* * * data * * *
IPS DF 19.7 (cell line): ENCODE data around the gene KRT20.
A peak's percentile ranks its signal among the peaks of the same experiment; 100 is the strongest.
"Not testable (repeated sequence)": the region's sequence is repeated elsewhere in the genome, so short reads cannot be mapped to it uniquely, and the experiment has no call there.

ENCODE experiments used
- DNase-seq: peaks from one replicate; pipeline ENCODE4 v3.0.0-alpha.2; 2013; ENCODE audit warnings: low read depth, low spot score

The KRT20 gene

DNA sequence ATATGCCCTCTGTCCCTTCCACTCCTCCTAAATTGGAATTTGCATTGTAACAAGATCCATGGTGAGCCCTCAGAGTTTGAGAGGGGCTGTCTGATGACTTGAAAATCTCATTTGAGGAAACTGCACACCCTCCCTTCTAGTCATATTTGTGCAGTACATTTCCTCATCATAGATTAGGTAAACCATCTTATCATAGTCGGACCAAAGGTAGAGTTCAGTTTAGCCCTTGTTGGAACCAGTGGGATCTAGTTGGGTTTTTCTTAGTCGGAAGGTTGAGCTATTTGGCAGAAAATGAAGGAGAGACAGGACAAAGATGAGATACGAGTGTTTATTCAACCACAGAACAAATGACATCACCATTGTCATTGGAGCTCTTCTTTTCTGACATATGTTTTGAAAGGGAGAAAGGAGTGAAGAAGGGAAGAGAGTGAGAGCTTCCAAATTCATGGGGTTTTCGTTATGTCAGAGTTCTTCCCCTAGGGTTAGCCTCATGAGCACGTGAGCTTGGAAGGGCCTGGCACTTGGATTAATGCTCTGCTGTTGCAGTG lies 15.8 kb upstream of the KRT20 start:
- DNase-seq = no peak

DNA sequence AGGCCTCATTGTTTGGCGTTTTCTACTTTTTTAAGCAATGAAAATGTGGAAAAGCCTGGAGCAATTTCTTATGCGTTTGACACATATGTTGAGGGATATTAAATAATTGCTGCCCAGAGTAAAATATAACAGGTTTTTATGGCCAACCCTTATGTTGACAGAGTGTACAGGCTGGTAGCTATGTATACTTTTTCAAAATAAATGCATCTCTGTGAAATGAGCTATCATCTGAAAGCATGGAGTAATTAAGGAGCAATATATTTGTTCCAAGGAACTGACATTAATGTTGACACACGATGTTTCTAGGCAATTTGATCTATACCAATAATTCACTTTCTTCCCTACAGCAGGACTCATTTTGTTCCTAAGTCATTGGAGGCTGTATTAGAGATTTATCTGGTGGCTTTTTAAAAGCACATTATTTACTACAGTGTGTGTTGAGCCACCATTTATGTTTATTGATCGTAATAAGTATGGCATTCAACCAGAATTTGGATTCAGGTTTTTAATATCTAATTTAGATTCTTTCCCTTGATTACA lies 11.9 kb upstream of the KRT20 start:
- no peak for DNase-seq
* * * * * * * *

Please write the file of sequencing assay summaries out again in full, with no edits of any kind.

IPS DF 19.7 (cell line): ENCODE data around the gene KRT20.
A peak's percentile ranks its signal among the peaks of the same experiment; 100 is the strongest.
"Not testable (repeated sequence)": the region's sequence is repeated elsewhere in the genome, so short reads cannot be mapped to it uniquely, and the experiment has no call there.

ENCODE experiments used
- DNase-seq: peaks from one replicate; pipeline ENCODE4 v3.0.0-alpha.2; 2013; ENCODE audit warnings: low read depth, low spot score

The KRT20 gene

DNA sequence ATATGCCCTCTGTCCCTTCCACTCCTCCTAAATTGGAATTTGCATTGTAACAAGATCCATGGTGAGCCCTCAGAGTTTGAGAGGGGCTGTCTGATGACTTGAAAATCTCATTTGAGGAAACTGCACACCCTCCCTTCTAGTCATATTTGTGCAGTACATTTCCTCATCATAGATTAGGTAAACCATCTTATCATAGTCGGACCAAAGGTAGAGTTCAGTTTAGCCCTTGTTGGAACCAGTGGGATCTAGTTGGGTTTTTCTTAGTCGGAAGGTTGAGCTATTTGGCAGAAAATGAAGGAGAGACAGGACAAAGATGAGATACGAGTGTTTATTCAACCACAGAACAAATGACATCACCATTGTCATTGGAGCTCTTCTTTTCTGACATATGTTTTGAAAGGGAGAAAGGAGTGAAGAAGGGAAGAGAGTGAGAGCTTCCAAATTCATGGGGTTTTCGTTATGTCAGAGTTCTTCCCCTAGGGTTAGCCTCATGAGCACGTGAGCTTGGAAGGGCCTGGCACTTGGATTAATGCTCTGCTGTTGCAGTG lies 15.8 kb upstream of the KRT20 start:
- DNase-seq = no peak

DNA sequence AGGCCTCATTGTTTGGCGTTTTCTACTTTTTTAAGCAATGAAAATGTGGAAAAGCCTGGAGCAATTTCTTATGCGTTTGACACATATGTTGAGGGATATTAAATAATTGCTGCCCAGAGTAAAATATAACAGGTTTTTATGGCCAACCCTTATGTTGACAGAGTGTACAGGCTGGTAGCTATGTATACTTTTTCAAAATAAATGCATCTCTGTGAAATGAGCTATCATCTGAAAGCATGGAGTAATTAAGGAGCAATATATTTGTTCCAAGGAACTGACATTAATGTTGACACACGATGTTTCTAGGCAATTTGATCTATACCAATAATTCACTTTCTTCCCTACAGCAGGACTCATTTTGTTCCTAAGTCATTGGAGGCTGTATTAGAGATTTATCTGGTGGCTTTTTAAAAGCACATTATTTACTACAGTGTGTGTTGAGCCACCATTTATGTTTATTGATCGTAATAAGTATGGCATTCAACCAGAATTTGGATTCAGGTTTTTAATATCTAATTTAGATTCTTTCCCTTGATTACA lies 11.9 kb upstream of the KRT20 start:
- no peak for DNase-seq